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"The Eleven Disciples"

Matthew 28:16-20

Rev. Alan Taylor

Holy Trinity, series A
St. John Lutheran Church  
Galveston, Texas

Sun, Jun 7, 2020 

Holy Trinity Sunday St. John, Galveston 6/7/2020

Matthew 28:16-20

+ In Nomine Jesu +

Grace to you and peace, from God our Father and from our Lord and Savior Jesus Christ.  Amen.

“The eleven disciples went to Galilee, to the mountain to which Jesus had directed them. And when they saw him they worshiped him, but some doubted. And Jesus came and said to them, “All authority in heaven and on earth has been given to me. Go therefore and make disciples of all nations, baptizing them in the name of the Father and of the Son and of the Holy Spirit, teaching them to observe all that I have commanded you. And behold, I am with you always, to the end of the age.”

This passage from Matthew’s Gospel is one of the most well-known sections of the Scripture in the whole New Testament, perhaps in the whole Bible. Particularly where Jesus sends the eleven into the world to make disciples of all nations by baptizing and teaching. It is what some call “The Great Commission” of the Church, marching orders, if you will, as the church branches out from Jerusalem into the outer reaches of the world. Disciples are to be made, not from among a select group of people, a select age, or, a particular ethnicity, or, racial background, but, from the nations, which includes everyone. Indeed, “For God so loved the world that He gave His only-begotten Son.”

Beyond Jesus’ commission to the church to make disciples of the nations, the passage is also rich with other theological insight and Christian teaching. In fact, one could preach an entire sermon on any one of the topics addressed here by Matthew. Certainly, the passage is Trinitarian in that we are called to make disciples of “all nations, baptizing them in the name of the Father and of the Son and of the Holy Spirit.” That it confesses so clearly the Triune God is, of course, the reason it’s chosen as the Gospel reading for this Trinity Sunday.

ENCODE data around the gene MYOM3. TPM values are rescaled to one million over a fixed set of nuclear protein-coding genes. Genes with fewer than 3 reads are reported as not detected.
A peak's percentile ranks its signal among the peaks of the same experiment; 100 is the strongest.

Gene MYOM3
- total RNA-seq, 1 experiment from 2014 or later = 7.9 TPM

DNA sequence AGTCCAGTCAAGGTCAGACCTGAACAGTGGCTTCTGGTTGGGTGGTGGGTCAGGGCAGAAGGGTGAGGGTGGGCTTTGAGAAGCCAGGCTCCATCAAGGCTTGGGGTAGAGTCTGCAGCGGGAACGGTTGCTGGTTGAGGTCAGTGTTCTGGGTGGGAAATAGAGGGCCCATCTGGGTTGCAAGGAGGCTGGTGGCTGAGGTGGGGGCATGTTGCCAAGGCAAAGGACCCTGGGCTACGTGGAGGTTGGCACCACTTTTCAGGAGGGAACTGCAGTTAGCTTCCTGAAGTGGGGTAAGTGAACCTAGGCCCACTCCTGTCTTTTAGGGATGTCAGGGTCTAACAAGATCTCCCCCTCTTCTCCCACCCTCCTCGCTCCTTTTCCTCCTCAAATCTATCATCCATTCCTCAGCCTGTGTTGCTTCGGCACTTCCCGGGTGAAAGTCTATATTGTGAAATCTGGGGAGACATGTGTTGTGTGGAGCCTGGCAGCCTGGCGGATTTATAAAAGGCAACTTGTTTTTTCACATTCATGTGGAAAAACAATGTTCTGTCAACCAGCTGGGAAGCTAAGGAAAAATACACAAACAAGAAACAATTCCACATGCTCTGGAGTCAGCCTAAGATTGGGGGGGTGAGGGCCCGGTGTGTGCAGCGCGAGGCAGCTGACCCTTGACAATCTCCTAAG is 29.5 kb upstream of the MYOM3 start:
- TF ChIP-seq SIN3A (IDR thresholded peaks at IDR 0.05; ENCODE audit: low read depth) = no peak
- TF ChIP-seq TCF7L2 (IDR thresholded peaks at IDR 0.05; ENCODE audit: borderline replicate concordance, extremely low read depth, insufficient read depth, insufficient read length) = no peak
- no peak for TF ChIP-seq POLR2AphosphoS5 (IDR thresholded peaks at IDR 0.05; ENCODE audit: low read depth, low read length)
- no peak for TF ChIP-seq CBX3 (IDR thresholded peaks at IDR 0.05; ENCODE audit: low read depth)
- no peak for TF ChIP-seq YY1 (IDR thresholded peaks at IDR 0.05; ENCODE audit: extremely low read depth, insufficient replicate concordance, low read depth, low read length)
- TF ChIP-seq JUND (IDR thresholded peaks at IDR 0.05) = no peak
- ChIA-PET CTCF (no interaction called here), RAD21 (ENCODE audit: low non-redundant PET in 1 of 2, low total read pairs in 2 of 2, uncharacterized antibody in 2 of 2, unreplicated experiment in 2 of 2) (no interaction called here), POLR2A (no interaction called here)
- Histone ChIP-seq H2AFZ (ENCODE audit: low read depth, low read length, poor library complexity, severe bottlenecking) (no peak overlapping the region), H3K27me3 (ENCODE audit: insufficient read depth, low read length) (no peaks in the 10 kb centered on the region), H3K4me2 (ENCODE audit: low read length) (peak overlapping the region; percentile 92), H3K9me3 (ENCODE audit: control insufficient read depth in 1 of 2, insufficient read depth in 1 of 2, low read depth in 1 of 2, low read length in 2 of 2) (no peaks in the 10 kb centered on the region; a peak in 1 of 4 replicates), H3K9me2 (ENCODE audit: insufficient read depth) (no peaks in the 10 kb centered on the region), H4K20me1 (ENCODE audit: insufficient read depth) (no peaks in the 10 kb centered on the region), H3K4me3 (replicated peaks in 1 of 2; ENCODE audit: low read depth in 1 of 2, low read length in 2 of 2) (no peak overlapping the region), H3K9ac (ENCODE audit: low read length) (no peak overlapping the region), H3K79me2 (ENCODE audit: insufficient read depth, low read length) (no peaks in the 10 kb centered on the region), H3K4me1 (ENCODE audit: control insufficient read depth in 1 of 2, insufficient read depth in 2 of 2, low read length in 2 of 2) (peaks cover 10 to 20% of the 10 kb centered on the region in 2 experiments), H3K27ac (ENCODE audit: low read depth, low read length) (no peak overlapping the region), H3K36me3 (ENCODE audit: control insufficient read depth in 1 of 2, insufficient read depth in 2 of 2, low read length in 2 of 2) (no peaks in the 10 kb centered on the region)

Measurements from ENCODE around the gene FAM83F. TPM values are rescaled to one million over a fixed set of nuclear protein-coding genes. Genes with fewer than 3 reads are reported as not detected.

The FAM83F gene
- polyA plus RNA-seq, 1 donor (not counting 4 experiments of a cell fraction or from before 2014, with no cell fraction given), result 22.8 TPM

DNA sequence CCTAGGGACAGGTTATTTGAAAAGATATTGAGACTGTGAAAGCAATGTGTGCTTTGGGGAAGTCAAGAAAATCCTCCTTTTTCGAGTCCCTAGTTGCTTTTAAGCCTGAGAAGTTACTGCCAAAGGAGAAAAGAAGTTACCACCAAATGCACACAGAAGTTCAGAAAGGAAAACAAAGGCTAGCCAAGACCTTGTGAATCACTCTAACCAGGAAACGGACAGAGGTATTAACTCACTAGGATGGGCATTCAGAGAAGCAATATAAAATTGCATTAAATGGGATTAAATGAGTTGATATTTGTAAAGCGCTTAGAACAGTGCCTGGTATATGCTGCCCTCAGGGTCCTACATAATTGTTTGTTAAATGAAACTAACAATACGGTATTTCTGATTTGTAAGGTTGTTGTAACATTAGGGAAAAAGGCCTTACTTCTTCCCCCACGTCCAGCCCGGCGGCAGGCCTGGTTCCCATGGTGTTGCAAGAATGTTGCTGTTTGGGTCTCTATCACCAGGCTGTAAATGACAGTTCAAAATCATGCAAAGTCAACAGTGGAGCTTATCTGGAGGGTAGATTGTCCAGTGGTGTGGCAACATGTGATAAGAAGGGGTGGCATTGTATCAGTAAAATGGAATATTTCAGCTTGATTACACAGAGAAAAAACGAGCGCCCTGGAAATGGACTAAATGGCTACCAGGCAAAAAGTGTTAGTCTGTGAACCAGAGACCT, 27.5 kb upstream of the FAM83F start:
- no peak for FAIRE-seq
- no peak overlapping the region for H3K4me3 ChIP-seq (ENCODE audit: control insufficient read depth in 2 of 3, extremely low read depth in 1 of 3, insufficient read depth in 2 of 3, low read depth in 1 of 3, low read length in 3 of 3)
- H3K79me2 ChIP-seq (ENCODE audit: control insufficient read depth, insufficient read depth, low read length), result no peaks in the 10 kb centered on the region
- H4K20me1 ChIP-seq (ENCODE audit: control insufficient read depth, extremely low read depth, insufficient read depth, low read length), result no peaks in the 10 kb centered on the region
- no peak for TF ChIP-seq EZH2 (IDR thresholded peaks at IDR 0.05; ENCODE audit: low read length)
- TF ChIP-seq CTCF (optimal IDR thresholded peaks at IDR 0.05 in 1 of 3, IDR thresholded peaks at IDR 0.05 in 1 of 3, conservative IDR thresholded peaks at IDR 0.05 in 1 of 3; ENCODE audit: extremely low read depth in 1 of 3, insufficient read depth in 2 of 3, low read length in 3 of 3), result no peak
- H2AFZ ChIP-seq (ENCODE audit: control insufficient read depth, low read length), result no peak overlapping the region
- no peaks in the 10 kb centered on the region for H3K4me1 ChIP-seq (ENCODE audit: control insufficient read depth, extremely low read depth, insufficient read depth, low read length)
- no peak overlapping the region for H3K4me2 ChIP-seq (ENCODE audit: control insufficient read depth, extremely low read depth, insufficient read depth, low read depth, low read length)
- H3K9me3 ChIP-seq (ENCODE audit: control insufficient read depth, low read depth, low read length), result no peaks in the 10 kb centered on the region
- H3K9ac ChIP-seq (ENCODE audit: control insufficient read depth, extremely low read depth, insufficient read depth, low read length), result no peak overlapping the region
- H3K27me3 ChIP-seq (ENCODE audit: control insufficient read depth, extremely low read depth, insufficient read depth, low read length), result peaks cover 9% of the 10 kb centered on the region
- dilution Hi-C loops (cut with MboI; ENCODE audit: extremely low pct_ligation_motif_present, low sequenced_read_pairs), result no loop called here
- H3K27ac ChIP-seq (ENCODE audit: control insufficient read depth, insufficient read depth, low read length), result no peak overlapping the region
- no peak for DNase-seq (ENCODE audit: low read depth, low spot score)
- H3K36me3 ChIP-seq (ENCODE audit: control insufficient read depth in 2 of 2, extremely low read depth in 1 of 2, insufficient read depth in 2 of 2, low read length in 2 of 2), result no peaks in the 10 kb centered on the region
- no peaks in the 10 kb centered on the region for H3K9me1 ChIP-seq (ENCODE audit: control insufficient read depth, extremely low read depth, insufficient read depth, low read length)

But, it also holds up the disciples as the embodiment of Israel and Jesus as the New Israel, or, the true Israel. It speaks too of the doubt of the disciples that remained in them even though they gathered on the mountain that day to worship Jesus. And, it ends with words of comfort and peace, as Jesus assures us that He is with us “always to the end of the age.”

Perhaps though, one of the most sobering aspects of the passage is the way in which it begins. We’re told that “the eleven disciples went to Galilee.” Behind that statement looms the story of the twelfth disciple, Judas Iscariot, who was no longer with the eleven. Though chosen by Jesus to be one of the twelve, he gave up his place in that apostleship for 30 pieces of silver and perhaps for the favor and the acclaim of those to whom he betrayed Jesus.